How often would I normally want to interrupt ākonga at work? Sometimes it takes a lot of self-control to stop the impulses of wanting to help or be in control. Are we speaking too much – are our voices constantly interrupting their focus?

We can learn to trust ākonga, especially if we take the time to really observe and understand them.

Taking Pleasure in the “Small” Things

By Krista Kerr – Pōhutukawa teacher

For me, one of the best things about teaching (and there are so many) is the reminder tamariki give us numerous times each and every day of the wonder and delight to be taken in ‘small’ things – if we are open to seeing the importance of them!

Wearing the same shirt as a friend, enjoying a book, tying a perfect bow, noticing a rhyming word in their sentence, making someone else laugh, figuring out where a puzzle piece goes, being able to reach the tap for the first time… these are all examples of what we as adults may casually accept as everyday occurrences. However, for tamariki they are all moments of joy; self-made discoveries that add to their experiences and to their character. We have seen a child become completely absorbed in making funny faces for 20 minutes in the mirror they were walking past – and then laughing so hard that their whole body was shaking! Perhaps they had never before realised or explored the different expressions that their face could make, or perhaps they were simply absorbed in enjoying the moment.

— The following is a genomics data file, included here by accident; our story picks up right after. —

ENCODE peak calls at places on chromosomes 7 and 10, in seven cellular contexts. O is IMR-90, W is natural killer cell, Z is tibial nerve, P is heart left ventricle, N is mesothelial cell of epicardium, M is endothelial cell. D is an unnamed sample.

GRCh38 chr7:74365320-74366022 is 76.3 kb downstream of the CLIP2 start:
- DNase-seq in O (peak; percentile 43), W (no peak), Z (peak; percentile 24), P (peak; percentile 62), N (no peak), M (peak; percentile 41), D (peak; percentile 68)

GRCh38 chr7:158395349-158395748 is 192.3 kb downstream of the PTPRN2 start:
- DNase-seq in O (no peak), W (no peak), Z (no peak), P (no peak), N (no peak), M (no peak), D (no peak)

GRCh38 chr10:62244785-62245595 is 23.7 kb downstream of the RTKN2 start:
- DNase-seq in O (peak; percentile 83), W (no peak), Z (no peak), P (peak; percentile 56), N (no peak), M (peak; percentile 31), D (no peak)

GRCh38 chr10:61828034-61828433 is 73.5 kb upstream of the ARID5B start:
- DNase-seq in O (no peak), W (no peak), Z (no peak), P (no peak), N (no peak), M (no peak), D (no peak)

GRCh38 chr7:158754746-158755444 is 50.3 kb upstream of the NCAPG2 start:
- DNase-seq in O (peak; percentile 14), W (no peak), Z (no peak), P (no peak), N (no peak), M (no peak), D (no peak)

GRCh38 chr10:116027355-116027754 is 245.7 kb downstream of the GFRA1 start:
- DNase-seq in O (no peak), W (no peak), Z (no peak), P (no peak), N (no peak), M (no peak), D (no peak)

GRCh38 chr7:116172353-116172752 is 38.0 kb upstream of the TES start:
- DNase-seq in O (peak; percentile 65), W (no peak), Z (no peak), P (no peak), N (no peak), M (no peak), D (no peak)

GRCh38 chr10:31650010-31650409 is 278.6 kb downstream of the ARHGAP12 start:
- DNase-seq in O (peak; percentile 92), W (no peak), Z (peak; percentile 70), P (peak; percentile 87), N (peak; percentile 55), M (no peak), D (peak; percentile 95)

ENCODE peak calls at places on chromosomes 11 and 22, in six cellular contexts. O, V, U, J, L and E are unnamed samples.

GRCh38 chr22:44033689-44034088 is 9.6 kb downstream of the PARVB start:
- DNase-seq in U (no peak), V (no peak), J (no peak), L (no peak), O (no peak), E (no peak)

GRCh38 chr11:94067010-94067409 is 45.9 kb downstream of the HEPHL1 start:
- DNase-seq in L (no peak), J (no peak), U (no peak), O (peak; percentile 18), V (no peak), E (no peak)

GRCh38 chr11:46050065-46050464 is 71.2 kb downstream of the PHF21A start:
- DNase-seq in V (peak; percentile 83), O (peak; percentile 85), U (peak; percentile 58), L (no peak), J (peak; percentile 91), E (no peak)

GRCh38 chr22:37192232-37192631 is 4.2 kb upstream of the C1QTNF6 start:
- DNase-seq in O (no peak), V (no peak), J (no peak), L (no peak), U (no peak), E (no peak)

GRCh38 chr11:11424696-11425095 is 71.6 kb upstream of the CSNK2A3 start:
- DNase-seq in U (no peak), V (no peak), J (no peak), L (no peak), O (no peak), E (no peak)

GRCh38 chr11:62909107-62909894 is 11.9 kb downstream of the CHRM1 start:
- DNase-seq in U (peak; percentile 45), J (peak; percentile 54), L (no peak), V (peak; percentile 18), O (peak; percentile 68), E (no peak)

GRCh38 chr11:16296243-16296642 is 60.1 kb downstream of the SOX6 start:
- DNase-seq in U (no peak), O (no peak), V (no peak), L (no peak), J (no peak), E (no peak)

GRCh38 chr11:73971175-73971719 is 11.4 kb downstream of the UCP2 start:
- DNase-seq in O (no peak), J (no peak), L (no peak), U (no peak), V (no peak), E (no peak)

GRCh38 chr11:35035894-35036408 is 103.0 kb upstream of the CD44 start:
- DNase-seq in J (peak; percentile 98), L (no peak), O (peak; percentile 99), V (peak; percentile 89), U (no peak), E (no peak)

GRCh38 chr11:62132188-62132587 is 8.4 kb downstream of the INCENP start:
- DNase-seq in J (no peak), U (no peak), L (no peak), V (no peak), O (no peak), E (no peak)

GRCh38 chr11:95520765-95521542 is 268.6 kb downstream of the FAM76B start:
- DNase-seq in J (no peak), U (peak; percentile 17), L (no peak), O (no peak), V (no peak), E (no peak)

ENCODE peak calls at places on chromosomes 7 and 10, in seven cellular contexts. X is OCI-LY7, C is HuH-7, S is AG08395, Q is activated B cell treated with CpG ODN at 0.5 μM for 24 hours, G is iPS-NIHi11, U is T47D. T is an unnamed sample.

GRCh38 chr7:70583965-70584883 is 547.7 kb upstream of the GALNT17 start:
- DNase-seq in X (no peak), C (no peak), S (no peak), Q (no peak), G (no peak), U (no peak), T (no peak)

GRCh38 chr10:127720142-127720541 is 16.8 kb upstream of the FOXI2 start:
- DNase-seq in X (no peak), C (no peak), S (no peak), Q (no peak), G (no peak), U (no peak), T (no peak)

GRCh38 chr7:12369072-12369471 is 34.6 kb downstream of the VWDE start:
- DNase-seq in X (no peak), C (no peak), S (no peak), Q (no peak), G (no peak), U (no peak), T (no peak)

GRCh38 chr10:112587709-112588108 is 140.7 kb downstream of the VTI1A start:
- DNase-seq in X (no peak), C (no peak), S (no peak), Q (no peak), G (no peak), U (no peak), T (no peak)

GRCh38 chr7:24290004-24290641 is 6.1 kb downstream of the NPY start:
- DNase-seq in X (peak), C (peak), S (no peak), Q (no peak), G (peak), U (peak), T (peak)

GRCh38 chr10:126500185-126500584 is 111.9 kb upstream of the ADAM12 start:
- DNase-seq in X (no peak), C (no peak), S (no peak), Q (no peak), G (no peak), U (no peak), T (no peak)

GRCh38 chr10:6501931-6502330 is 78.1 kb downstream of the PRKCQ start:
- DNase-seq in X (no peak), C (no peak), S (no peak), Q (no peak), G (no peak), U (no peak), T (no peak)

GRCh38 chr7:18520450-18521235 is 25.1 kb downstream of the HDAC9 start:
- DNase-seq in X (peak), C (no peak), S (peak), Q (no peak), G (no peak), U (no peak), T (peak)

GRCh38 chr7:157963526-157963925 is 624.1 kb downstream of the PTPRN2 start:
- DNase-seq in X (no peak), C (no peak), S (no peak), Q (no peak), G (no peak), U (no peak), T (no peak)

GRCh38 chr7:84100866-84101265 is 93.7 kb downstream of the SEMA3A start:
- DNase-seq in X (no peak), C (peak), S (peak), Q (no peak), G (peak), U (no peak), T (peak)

Our classes are a hive of activity as tamariki use their hands and minds to explore the world around them; the materials on the shelf as well as the social aspects of being part of a community. Alongside this learning we also place importance on learning outside. Well-being is a term that is being used more widespread these days, with the recognition that holistic well-being (mind, body and spirit) is an area which needs more attention, increasingly for children. Getting outside, exercising our bodies and calming our minds is great for hauora (health and wellbeing), as well as a great place to wonder, make discoveries and explore.

Exploration is a feature of our early childhood curriculum, Te Whāriki. The strand of Exploration/Mana Aotūroa has as its goals:

Children experience an environment where:

  • their play is valued as meaningful learning and the importance of spontaneous play is recognised
  • they gain confidence in and control of their bodies
  • they learn strategies for active exploration, thinking and reasoning
  • they develop working theories for making sense of the natural, social, physical and material worlds.

This theme of mana aotūroa is also a feature of Montessori education, and the acknowledgement that exploration thrives on as well as feeds the sense of delight that tamariki so easily find in their days. “We observe that a child occupied with matters that awaken his interest seems to blossom, to expand, evincing undreamed of character traits; his abilities give him great satisfaction, and he smiles with a sweet and joyous smile.” (Maria Montessori, Citizen of the World, p. 96)

So why wait for big events to celebrate when so much is going on all the time – if we only take the time to see and appreciate it!